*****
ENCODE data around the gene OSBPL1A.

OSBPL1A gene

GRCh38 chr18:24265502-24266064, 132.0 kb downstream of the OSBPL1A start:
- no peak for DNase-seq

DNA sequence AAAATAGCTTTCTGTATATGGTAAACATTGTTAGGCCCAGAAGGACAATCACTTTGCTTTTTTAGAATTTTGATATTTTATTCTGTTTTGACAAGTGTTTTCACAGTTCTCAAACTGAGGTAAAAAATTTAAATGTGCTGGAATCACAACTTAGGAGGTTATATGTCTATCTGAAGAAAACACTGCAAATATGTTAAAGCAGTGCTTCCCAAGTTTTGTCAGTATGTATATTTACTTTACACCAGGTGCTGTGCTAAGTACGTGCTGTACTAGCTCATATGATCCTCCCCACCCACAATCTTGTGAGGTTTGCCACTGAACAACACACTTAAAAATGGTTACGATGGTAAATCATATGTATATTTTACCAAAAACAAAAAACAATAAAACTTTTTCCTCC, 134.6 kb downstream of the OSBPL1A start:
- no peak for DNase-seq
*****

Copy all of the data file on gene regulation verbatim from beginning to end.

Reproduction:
ENCODE data around the gene OSBPL1A.

OSBPL1A gene

GRCh38 chr18:24265502-24266064, 132.0 kb downstream of the OSBPL1A start:
- no peak for DNase-seq

DNA sequence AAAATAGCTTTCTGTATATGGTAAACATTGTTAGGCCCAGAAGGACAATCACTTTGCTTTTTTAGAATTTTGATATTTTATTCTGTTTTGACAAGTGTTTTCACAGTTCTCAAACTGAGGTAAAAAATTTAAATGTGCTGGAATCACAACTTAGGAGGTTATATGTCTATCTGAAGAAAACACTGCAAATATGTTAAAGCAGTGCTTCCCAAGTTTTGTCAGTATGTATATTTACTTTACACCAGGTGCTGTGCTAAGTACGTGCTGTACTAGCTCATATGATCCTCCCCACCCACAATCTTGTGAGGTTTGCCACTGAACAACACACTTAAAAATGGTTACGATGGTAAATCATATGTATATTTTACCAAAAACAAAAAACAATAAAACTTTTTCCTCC, 134.6 kb downstream of the OSBPL1A start:
- no peak for DNase-seq